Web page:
“Comfort zone” is a wonderful – and wonderfully effective – piece of language. It communicates in plain English a wise insight about leadership and management in the face of change.
The basic message is this: We are all more comfortable in our comfort zones than out of those comfort zones. Often, however, the challenges at hand demand that we risk stepping beyond our comfort zone if we hope to lead and manage effectively.
Simple, elegant and wise.
And, like other pieces of wisdom, subject to a significant, if subtle, misreading; namely: that it is somehow ‘bad’ to be in our comfort zone.
I was reminded of this yesterday when Marv, a friend (and talented, experienced leader) mentioned, “Hey, I’d rather be in my comfort zone if and when it can get things done easier.”
Here’s what Marv meant. If he and others in his organization faced a performance challenge that could be achieved in their comfort zones, that would be okay. That would not be ‘bad’.
I agree. We live in a dynamic, chaotic world that confronts us with profound challenges. We are more likely to succeed if we tap into the wisdom about comfort zones. Doing so, though, also demands that we distinguish the aspects of challenges that can be achieved in our comfort zones from those that will require us to step beyond our comfort zones.
Most challenges of any richness and subtleness have both parts. Yet, many of us have inherited an instinctive ‘either/or’ response to clear distinctions . We too often associate ‘good’ versus ‘bad’ to opposing ideas.
We hear about the value of understanding the limits to our ‘comfort zones’ and, as leaders, we overreact. We associate being in our comfort zone as always bad – and outside our comfort zones as always good.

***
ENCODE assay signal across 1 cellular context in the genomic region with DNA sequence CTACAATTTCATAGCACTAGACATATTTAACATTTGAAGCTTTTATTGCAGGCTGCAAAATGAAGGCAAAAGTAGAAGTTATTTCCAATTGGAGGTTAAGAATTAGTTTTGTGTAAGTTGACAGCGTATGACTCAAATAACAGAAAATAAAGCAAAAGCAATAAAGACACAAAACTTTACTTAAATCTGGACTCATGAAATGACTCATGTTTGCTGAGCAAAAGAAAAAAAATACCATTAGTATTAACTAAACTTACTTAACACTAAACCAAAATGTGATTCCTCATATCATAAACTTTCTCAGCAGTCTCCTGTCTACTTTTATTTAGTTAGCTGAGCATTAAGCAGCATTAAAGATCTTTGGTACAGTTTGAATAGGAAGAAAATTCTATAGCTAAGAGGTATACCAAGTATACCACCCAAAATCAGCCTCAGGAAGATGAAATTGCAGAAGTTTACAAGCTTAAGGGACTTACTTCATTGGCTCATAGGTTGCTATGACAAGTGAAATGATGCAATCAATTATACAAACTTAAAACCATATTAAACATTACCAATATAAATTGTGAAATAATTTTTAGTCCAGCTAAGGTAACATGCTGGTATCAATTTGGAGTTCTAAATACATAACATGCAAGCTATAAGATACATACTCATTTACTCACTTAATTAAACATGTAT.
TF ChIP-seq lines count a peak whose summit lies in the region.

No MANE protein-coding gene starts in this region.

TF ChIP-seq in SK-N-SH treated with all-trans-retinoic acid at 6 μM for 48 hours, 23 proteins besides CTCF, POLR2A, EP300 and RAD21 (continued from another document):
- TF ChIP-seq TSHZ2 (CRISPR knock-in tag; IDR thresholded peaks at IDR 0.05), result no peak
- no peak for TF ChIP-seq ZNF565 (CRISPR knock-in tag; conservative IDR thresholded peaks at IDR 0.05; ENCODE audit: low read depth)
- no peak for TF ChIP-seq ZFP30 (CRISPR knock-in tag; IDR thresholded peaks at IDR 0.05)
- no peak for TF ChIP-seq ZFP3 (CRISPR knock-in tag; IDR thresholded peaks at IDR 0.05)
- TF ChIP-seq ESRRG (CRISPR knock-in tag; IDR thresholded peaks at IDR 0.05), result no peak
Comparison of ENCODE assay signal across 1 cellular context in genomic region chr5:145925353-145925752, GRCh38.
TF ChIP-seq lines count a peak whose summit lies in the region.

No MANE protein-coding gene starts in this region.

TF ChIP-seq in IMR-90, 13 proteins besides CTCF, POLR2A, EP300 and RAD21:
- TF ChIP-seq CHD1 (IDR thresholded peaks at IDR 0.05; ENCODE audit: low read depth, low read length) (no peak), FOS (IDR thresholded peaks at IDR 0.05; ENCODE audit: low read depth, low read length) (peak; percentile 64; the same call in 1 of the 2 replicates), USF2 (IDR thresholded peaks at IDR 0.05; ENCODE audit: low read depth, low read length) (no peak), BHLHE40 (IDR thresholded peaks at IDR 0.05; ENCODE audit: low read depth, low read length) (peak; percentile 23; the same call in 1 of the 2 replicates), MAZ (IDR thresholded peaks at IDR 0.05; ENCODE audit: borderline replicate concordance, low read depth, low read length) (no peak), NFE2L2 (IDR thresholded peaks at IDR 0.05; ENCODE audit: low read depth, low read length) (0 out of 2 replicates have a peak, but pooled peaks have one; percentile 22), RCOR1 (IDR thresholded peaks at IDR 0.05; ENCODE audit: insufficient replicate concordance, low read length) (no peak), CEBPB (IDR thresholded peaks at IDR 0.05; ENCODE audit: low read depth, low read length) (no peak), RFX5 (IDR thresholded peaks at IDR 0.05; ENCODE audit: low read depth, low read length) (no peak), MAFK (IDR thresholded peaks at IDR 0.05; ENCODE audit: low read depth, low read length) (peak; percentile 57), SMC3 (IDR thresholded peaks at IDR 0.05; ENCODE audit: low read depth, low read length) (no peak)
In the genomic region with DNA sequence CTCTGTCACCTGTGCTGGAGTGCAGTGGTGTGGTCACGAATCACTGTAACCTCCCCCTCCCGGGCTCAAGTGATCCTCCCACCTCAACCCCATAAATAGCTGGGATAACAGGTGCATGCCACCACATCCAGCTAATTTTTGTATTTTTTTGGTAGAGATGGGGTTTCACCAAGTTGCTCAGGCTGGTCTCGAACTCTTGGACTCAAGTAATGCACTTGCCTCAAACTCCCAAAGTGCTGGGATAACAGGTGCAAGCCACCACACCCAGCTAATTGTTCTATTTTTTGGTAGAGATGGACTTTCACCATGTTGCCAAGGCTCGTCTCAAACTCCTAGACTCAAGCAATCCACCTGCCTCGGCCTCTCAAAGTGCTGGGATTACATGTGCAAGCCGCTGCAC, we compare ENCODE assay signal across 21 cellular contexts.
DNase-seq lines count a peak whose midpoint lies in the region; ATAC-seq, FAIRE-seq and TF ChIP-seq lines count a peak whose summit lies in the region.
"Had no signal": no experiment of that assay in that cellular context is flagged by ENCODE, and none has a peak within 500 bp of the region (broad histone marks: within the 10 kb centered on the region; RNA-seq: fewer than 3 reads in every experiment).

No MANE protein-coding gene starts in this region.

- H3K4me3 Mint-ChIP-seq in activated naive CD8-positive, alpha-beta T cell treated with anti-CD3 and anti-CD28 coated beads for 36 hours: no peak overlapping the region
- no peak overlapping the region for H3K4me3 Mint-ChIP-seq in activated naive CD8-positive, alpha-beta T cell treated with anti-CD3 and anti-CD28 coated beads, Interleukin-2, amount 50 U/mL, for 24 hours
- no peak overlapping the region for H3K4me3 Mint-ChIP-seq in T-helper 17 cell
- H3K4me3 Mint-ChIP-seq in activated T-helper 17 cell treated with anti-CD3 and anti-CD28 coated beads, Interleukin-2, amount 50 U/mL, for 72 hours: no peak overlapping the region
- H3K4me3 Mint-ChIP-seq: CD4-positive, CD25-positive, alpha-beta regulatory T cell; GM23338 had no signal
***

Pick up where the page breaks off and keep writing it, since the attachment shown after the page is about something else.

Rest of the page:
This reaction happens with other distinctions as well. People hear or read, for example, about the ‘team discipline’ versus the ‘single leader discipline’ and quickly link ‘team’ to all that is ‘good’, ‘single leader’ to all that is bad.
For some challenges, though, the single leader discipline (an effective boss who knows how to divide up tasks and hold folks accountable for individual contributions) is the best way to move forward. While, in other performance challenges, the team discipline is best (for example, when the sum of individual best performance simply won’t add up).
Distinctions like “in comfort zone/outside comfort zone” and “single leader discipline/team discipline” are not about either/or or good versus bad. They are about leading effectively in the face of challenge and change.
It seems that many of us are comfortable with instinctively pinning either/or, good/bad onto clear distinctions. That’s a deep aspect of our comfort zone.
My friend Marv is suggesting we might want to move beyond this instinctive good/bad and either/or part of our comfort zone in order, ironically enough, to know when other parts of our comfort zones can help, not hurt, in meeting the challenges ahead.
Yes, this means a risk. We might think the skills and approaches inside our comfort zones will work and be wrong. Indeed, the elegant wisdom of comfort zones is a warning against too easily sticking with our comfort zones.
But the ‘good/bad’ overreaction to comfort zones means that we are at great risk of not picking the comfort zone alternative when it would be best. By making both choices real — by challenging ourselves to use comfort zones as guides to what works and what doesn’t — we all increase the odds of success and, I think, enrich the meaning of distinctions and choices instead of diluting them.